New York Times: Two and a half years after the music business lined up behind the chief executive of Apple, Steven P. Jobs, and hailed him and his iTunes music service for breathing life into music sales, the industry’s allegiance to Mr. Jobs has eroded sharply.
Mr. Jobs is now girding for a showdown with at least two of the four major record companies over the price of songs on the iTunes service.
If he loses, the one-price model that iTunes has adopted – 99 cents to download any song – could be replaced with a more complex structure that prices songs by popularity. A hot new single, for example, could sell for $1.49, while a golden oldie could go for substantially less than 99 cents.
Music executives who support Mr. Jobs say the higher prices could backfire, sending iTunes’ customers in search of songs on free, unauthorized file-swapping networks.
At the price of 99 cents a song, the share of the major labels is about 70 cents.
The Times piece makes no mention of Chris Anderson’s brilliant analysis of this issue.
99 cents violates our innate sense of economic justice: If it clearly costs less for a record label to deliver a song online, with no packaging, manufacturing, distribution, or shelf space overheads, why shouldn’t the price be less, too?
Surprisingly enough, there’s been little good economic analysis on what the right price for online music should be. The main reason for this is that pricing isn’t set by the market today but by the record label demi-cartel.
That wholesale price is set to roughly match the price of CDs, to avoid dreaded “channel conflict.” The labels fear that if they price online music lower, their CD retailers (still the vast majority of the business) will revolt or, more likely, go out of business even more quickly than they already are. In either case, it would be a serious disruption of the status quo, which terrifies the already spooked record companies. No wonder they’re doing price calculations with an eye on the downsides in their traditional CD business rather than the upside in their new online business.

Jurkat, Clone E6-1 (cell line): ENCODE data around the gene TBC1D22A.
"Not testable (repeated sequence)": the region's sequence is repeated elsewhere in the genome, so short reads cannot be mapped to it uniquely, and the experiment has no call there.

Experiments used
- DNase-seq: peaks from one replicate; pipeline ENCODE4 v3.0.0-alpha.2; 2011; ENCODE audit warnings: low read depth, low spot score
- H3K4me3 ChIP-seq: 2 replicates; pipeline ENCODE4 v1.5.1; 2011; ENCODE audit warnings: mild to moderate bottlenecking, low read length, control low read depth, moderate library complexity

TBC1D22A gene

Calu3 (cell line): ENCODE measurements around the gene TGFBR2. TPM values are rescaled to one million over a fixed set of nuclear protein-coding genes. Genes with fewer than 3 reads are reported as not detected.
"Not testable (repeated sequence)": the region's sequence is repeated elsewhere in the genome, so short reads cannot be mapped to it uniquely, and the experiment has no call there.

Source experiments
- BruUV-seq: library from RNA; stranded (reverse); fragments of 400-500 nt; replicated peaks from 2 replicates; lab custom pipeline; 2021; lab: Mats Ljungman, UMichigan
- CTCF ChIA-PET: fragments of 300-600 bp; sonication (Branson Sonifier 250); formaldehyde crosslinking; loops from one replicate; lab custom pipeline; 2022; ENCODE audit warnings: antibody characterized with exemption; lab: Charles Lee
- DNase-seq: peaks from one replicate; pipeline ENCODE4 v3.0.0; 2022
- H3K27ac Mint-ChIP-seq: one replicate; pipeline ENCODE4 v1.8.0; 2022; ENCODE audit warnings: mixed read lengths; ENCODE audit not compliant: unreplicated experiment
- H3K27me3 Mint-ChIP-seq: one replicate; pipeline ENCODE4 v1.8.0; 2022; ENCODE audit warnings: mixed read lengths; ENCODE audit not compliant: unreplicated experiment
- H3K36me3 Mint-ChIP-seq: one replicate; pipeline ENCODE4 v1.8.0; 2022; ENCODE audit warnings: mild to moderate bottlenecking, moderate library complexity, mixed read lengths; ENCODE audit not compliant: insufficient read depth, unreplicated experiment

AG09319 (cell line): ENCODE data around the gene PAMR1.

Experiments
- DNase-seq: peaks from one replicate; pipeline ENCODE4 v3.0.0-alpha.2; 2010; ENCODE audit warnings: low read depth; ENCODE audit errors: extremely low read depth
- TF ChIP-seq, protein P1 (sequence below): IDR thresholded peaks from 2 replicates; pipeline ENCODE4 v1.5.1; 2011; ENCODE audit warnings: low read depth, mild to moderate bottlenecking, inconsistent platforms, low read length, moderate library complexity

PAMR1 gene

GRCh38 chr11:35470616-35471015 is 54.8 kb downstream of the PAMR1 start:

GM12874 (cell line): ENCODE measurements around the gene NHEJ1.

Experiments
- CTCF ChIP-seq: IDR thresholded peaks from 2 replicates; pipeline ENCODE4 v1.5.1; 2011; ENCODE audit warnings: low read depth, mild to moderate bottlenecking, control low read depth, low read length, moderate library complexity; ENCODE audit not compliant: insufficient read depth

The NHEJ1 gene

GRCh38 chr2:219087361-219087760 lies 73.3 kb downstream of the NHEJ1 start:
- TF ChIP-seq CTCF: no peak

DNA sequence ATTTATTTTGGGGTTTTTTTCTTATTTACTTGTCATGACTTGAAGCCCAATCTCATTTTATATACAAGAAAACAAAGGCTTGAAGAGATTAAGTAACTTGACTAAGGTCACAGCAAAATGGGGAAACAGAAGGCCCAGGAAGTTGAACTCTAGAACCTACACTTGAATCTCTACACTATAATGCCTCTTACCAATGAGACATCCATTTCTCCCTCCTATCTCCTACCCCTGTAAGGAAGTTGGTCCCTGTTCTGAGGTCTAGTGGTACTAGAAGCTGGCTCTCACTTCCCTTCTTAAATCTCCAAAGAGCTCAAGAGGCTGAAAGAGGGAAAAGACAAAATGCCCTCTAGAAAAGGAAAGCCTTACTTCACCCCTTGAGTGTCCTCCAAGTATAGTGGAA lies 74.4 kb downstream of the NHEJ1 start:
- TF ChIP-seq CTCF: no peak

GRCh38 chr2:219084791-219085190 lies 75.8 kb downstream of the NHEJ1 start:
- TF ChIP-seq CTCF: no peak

Take away the unnecessary costs of the retail channel – CD manufacturing, distribution, and retail overheads. That leaves the costs of finding, making, and marketing music. Keep them as they are, to ensure that the people on the creative and label side of the business make as much as they currently do. For a popular album that sells 300,000 copies, the creative costs work out to about $7.50 per disc, or around 60 cents a track. Add to that the actual cost of delivering music online, which is mostly the cost of building and maintaining the online service rather than the negligible storage and bandwidth costs. Current price tag: around 17 cents a track. By this calculation, hit music is overpriced by 25 percent online – it should cost just 79 cents a track, reflecting the savings of digital delivery.